82262053
submission
JoshuaZ writes:

*How many spheres of the same size can one pack in a given region? Kepler conjectured that the optimal packing in 3 dimensions was the packing we're used to seeing groceries use to pack oranges. That problem was solved in the 1990s in one of the first computer-aided proofs https://en.wikipedia.org/wiki/Kepler_conjecture However, the version of the question for dimensions other than 2 or 3 has remained open. This is an important problem to solve since dense sphere packings in high dimensions give rise to more efficient error-correcting codes which are important for many practical applications such as communication technology and storage.
For a long time, the problem of proving the optimal packing for 8 and 24 dimensions were open. The optimal packings were believed to be specific packings which arise from the E_8 and the Leech lattice, a special lattice which exists in 24 dimensions https://en.wikipedia.org/wiki/Leech_lattice. Now, it appears that mathematicians have finally proven that the expected packings in 8 and 24 dimensions are actually ideal. Maryna Viazovska proved that the 8-dimensional lattice is ideal http://arxiv.org/abs/1603.04246 and followup work by Viazovska and four other authors http://arxiv.org/abs/1603.06518 adapts the strategy for 8 dimensions to prove that in 24 dimensions the conjectured solution really is the most efficient.*
78303561
submission
JoshuaZ writes:

*November 2nd marked fifteen years of continuous habitation by humans in the International Space Station. Expedition 1 arrived on November 2nd, 2000 and there has been a continual presence through the current Expedition 45. Over that time, the station has grown with the addition of many new modules such as the Destiny module https://en.wikipedia.org/wiki/Destiny_(ISS_module), added in 2001, as well Columbus, was added in 2007 https://en.wikipedia.org/wiki/Columbus_(ISS_module), and Kibo, added also in 2007, https://en.wikipedia.org/wiki/Kibo_(ISS_module), among others. Current plans call for the station to be operational through 2020 but what will happen after that is uncertain. http://www.cbsnews.com/news/nasa-looks-to-post-2020-international-space-station-operations/*
78297137
submission
JoshuaZ writes:

*A major open problem in graph theory is how efficiently one can tell given two graphs whether or not they are isomorphic, that is, the same graph with just the labels changed. This problem is famous along with factoring integers as a problem that is potentially in between P and NP in difficulty. Now, Laszlo Babai has reported that he has a quasipolynomial time algorithm which he sketched out at a set of talks at the University of Chicago http://www.math.uchicago.edu/calendar?calendar=Combinatorics%20and%20Theoretical%20Computer%20Science. Scott Aaronson was one of the first to break the news and his latest blog entry and its comments contains further discussion of the result http://www.scottaaronson.com/blog/?p=2521. The new algorithm places the problem of graph isomorphism as at most just barely above P. Babai's result depends on the classification of finite simple groups https://en.wikipedia.org/wiki/Classification_of_finite_simple_groups a deep result in algebra whose proof consists of thousands of pages over hundreds of distinct papers. Unlike the problem of factoring integers, improvements in this algorithm are unlikely to impact cryptography in any direct way since no cryptographic systems depend on the difficulty of determining when groups are isomorphic.*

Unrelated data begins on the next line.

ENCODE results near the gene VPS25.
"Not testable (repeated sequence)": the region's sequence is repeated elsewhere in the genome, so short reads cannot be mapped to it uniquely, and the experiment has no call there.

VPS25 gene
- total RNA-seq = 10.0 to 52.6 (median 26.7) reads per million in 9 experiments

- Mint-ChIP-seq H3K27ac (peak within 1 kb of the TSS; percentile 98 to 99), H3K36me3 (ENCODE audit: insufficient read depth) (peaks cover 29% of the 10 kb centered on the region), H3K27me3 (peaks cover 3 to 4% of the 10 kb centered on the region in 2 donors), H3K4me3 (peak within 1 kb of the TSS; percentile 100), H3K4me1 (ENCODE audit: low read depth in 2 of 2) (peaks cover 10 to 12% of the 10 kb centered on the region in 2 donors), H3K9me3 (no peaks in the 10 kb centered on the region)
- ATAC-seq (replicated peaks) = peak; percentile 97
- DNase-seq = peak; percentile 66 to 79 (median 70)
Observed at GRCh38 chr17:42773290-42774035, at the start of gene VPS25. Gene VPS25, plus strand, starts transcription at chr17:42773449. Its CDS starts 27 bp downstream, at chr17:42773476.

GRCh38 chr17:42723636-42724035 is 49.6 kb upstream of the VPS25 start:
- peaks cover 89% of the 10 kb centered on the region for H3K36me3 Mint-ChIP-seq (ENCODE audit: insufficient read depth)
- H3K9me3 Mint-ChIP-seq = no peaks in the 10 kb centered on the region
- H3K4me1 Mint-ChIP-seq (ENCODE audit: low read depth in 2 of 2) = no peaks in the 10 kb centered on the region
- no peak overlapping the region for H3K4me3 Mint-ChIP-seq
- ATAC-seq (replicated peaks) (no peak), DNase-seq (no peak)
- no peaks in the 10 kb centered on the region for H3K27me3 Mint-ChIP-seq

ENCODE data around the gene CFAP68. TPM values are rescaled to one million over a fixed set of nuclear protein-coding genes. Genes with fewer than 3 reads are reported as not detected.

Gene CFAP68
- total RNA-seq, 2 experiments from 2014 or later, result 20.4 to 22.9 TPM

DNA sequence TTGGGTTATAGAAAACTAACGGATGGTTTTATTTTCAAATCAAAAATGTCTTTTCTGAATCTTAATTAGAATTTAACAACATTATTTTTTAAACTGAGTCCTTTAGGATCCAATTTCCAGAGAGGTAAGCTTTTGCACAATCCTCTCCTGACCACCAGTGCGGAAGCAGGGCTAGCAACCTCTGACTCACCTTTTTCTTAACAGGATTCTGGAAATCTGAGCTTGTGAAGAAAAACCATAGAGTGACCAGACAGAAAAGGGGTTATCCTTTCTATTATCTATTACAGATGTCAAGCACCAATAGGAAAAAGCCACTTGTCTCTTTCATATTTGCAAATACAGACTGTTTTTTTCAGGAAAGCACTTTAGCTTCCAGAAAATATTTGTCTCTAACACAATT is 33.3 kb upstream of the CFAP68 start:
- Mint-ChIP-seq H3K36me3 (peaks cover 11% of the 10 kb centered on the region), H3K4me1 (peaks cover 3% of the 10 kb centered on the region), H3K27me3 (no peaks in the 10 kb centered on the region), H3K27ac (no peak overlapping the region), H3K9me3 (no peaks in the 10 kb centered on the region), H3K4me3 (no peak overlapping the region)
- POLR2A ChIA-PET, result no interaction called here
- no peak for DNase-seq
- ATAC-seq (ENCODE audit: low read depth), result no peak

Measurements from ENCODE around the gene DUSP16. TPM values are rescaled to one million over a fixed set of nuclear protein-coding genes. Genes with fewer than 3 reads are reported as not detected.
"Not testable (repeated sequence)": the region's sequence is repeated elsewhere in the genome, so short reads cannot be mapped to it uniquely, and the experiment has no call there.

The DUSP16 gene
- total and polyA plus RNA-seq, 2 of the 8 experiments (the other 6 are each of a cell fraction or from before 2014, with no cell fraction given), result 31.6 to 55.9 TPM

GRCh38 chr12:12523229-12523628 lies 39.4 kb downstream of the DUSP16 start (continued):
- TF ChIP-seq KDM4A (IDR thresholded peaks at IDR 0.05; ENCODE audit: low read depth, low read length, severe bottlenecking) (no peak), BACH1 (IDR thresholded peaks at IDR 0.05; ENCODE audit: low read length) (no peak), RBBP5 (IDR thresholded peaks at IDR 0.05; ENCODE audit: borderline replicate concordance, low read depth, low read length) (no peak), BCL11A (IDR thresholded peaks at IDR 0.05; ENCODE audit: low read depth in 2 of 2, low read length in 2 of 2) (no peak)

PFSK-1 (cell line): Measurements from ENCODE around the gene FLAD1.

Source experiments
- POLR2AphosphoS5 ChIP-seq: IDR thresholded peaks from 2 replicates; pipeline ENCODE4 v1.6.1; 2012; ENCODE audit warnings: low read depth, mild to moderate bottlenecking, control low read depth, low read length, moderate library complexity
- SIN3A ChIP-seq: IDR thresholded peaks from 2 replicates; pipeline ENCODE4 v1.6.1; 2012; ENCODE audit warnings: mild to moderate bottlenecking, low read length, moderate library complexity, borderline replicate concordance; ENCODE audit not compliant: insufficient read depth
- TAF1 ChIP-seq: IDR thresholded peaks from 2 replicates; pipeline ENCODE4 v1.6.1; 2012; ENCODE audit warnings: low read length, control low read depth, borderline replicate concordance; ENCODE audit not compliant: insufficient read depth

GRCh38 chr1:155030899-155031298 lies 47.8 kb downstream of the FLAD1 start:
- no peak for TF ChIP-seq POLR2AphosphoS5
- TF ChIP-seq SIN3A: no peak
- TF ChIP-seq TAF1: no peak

74857101
submission
JoshuaZ writes:

*"Researchers from Brown University have tentatively identified an alloy of hafnium, nitrogen and carbon as having an expected melting point of about 7,460 degrees Fahrenheit (4120 Celsius). This exceeds the previous record breaker tantalum hafnium carbide which melts at 7,128 F (3942 C) and had stood as the record holder for almost a century. However, at this point, the record setter is still hypothetical, based on simulations. The new record has not yet been confirmed by experiment. http://journals.aps.org/prb/abstract/10.1103/PhysRevB.92.020104 is the actual article while http://www.washingtonpost.com/news/speaking-of-science/wp/2015/07/28/behold-a-new-record-for-the-worlds-highest-melting-point/ is a lay summary. If the simulations turn out to be correct, the new alloy may be useful in parts like jet engines, and the door will be opened to using similar simulations to search for substances with even higher melting points or with other exotic properties.*